Pyongyang’s newfound hesitancy to do a deal with the U.S. is a direct response to Bolton’s repeated statements that the Trump administration was looking to follow the “Libya model” of nuclear disarmament with North Korea — a model that, in the long run, ended very badly for Libyan leader Muammar Qaddafi. Bolton was also surely a factor in Trump’s recent decision to tear up the nuclear agreement with Iran, sending a signal to Pyongyang that any deal it makes with the U.S. might not be worth the paper it is printed on.

Meanwhile, Bolton, Pompeo, and Trump himself have been spinning three different stories about the nature and purpose of these talks. Pompeo says North Korea’s reward for denuclearizing would be an infusion of investment from private American companies — which, to the staunchly anti-Western, Stalinist regime in Pyongyang, sounds more like an invasion.

Given what we know about Trump’s attention span, he himself may not understand the significance and ramifications of what he and his top foreign-policy officials are saying. He also might not grasp that his vision of “denuclearization” in the Korean peninsula is very different from Kim’s. Indeed, judging from some of his tweets in the past month, the president seems to believe that peace in Korea is practically a done deal already, when in fact a very uncertain process is still in its infancy and can easily be derailed.

Anyone who knows better than to trust North Korea (like Republicans did until it began dangling the prospect of a historic, legacy-saving victory in front of their problematic president) should have been alert to the chance that Kim’s recent peace overtures were insincere all along. After all, he has yet to give up anything particularly dear: Talk is cheap, more American hostages can be acquired eventually, and nuclear-testing sites can be rebuilt.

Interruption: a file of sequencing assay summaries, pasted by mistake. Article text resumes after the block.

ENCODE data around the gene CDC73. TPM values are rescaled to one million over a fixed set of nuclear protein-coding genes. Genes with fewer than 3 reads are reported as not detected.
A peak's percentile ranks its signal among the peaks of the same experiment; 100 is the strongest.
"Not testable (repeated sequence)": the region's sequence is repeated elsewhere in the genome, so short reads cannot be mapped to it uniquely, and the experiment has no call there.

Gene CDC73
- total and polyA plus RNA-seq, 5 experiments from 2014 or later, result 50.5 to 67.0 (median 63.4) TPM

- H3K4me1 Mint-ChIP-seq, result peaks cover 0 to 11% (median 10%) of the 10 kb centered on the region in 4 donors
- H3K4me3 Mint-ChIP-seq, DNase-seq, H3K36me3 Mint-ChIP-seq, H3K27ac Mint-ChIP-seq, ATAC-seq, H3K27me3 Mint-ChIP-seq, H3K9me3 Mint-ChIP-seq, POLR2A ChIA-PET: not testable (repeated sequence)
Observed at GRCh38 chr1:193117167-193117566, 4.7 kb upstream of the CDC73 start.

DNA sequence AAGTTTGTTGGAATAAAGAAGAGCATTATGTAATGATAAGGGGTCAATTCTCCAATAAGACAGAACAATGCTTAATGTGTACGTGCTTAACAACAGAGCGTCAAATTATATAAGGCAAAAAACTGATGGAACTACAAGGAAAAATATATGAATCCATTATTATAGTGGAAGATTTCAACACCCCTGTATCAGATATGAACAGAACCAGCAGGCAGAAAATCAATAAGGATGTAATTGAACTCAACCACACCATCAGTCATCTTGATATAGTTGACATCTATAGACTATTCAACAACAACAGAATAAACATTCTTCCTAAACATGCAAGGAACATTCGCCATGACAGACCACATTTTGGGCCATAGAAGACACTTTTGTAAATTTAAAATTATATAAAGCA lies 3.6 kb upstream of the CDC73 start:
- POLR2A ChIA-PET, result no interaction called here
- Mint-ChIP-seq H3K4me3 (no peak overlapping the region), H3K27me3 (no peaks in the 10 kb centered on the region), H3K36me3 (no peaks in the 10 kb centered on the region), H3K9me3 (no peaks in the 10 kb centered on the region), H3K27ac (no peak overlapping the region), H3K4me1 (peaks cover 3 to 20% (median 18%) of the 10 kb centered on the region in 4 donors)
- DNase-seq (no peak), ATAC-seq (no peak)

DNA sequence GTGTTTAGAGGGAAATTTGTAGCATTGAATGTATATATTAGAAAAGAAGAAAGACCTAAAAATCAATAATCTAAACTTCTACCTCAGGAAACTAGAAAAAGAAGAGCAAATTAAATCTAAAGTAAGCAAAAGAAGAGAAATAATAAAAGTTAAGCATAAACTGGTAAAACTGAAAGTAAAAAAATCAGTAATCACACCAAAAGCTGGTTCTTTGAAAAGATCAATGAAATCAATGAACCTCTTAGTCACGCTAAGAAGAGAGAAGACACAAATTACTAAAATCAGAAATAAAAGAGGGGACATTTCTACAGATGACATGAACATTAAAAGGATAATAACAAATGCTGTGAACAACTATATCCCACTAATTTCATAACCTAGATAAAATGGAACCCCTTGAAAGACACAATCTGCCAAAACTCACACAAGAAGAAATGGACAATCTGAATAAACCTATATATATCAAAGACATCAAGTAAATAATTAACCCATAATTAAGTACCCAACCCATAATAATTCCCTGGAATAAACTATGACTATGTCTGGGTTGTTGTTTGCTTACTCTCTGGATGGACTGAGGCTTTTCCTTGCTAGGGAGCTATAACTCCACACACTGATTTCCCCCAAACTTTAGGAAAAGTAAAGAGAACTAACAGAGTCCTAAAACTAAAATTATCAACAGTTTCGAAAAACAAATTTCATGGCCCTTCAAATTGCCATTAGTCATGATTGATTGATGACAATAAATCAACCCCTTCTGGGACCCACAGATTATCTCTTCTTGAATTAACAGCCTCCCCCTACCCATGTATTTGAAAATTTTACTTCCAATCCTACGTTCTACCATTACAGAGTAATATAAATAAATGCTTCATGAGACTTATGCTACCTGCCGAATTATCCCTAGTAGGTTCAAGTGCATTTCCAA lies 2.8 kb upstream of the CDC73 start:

With nukes on hand, ballistic missiles in development, and thousands of conventional weapons aimed at Seoul, the North Korean leader could conceivably use his deterrent capabilities to string the U.S. and South Korea along for years to come. He knows that an invasion would be tremendously costly to both his adversaries and that even if Trump is crazy enough to consider it, the American military establishment knows those risks and will stay his hand if it can.

Walking up to the brink of a deal, then turning around and walking away, is a familiar strategy for North Korea at this point, and framing the collapse of negotiations as the result of American perfidy would play extremely well to Kim’s captive audience. The Trump administration is proceeding under the assumption that Pyongyang is just blowing smoke and the talks are still on, but it should be wary of more deceptive behavior from the North Koreans if and when the summit takes place — not to mention the very real possibility that Trump walks into a trap and impulsively agrees to something he shouldn’t.

We know that in Trump’s own mind at least, he’s “like, a really smart person.” But what’s the plan if Kim Jong-un turns out to be smarter?

Is Trump Getting Played by North Korea?